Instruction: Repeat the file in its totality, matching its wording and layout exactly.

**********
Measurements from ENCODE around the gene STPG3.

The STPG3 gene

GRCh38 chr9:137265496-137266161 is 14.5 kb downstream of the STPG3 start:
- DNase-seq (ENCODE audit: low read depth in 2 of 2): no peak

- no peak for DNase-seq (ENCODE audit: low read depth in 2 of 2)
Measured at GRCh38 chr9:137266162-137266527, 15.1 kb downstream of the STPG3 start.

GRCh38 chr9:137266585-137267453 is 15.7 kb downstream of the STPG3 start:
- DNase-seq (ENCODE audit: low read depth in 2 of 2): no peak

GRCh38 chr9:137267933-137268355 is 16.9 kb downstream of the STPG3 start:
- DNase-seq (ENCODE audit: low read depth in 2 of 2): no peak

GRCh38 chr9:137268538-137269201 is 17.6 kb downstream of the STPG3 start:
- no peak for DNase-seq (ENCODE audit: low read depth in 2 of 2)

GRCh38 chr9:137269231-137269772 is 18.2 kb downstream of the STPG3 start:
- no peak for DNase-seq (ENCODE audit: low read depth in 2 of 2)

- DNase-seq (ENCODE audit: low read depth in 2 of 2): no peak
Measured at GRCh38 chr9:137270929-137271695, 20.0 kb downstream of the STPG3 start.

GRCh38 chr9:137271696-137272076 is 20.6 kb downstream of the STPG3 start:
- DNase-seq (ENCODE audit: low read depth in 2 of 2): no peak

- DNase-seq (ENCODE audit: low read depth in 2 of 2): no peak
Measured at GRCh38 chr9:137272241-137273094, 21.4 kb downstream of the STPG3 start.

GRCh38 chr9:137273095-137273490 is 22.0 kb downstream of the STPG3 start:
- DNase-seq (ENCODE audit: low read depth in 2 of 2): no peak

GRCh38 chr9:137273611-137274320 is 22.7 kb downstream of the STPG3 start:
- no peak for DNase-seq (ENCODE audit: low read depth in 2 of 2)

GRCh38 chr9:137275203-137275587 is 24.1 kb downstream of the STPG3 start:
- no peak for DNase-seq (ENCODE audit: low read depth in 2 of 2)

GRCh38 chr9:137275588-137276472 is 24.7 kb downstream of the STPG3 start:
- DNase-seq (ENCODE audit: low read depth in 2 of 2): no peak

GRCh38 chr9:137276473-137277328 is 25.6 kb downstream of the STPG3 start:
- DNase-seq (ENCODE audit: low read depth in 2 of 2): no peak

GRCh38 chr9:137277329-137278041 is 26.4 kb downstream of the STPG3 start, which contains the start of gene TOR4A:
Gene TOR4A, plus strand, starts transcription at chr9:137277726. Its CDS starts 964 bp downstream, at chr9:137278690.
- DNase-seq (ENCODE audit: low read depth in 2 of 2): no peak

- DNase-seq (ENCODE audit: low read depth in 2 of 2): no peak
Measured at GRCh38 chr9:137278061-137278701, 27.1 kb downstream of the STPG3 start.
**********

Measurements from ENCODE around the gene STPG3.

The STPG3 gene

GRCh38 chr9:137265496-137266161 is 14.5 kb downstream of the STPG3 start:
- DNase-seq (ENCODE audit: low read depth in 2 of 2): no peak

- no peak for DNase-seq (ENCODE audit: low read depth in 2 of 2)
Measured at GRCh38 chr9:137266162-137266527, 15.1 kb downstream of the STPG3 start.

GRCh38 chr9:137266585-137267453 is 15.7 kb downstream of the STPG3 start:
- DNase-seq (ENCODE audit: low read depth in 2 of 2): no peak

GRCh38 chr9:137267933-137268355 is 16.9 kb downstream of the STPG3 start:
- DNase-seq (ENCODE audit: low read depth in 2 of 2): no peak

GRCh38 chr9:137268538-137269201 is 17.6 kb downstream of the STPG3 start:
- no peak for DNase-seq (ENCODE audit: low read depth in 2 of 2)

GRCh38 chr9:137269231-137269772 is 18.2 kb downstream of the STPG3 start:
- no peak for DNase-seq (ENCODE audit: low read depth in 2 of 2)

- DNase-seq (ENCODE audit: low read depth in 2 of 2): no peak
Measured at GRCh38 chr9:137270929-137271695, 20.0 kb downstream of the STPG3 start.

GRCh38 chr9:137271696-137272076 is 20.6 kb downstream of the STPG3 start:
- DNase-seq (ENCODE audit: low read depth in 2 of 2): no peak

- DNase-seq (ENCODE audit: low read depth in 2 of 2): no peak
Measured at GRCh38 chr9:137272241-137273094, 21.4 kb downstream of the STPG3 start.

GRCh38 chr9:137273095-137273490 is 22.0 kb downstream of the STPG3 start:
- DNase-seq (ENCODE audit: low read depth in 2 of 2): no peak

GRCh38 chr9:137273611-137274320 is 22.7 kb downstream of the STPG3 start:
- no peak for DNase-seq (ENCODE audit: low read depth in 2 of 2)

GRCh38 chr9:137275203-137275587 is 24.1 kb downstream of the STPG3 start:
- no peak for DNase-seq (ENCODE audit: low read depth in 2 of 2)

GRCh38 chr9:137275588-137276472 is 24.7 kb downstream of the STPG3 start:
- DNase-seq (ENCODE audit: low read depth in 2 of 2): no peak

GRCh38 chr9:137276473-137277328 is 25.6 kb downstream of the STPG3 start:
- DNase-seq (ENCODE audit: low read depth in 2 of 2): no peak

GRCh38 chr9:137277329-137278041 is 26.4 kb downstream of the STPG3 start, which contains the start of gene TOR4A:
Gene TOR4A, plus strand, starts transcription at chr9:137277726. Its CDS starts 964 bp downstream, at chr9:137278690.
- DNase-seq (ENCODE audit: low read depth in 2 of 2): no peak

- DNase-seq (ENCODE audit: low read depth in 2 of 2): no peak
Measured at GRCh38 chr9:137278061-137278701, 27.1 kb downstream of the STPG3 start.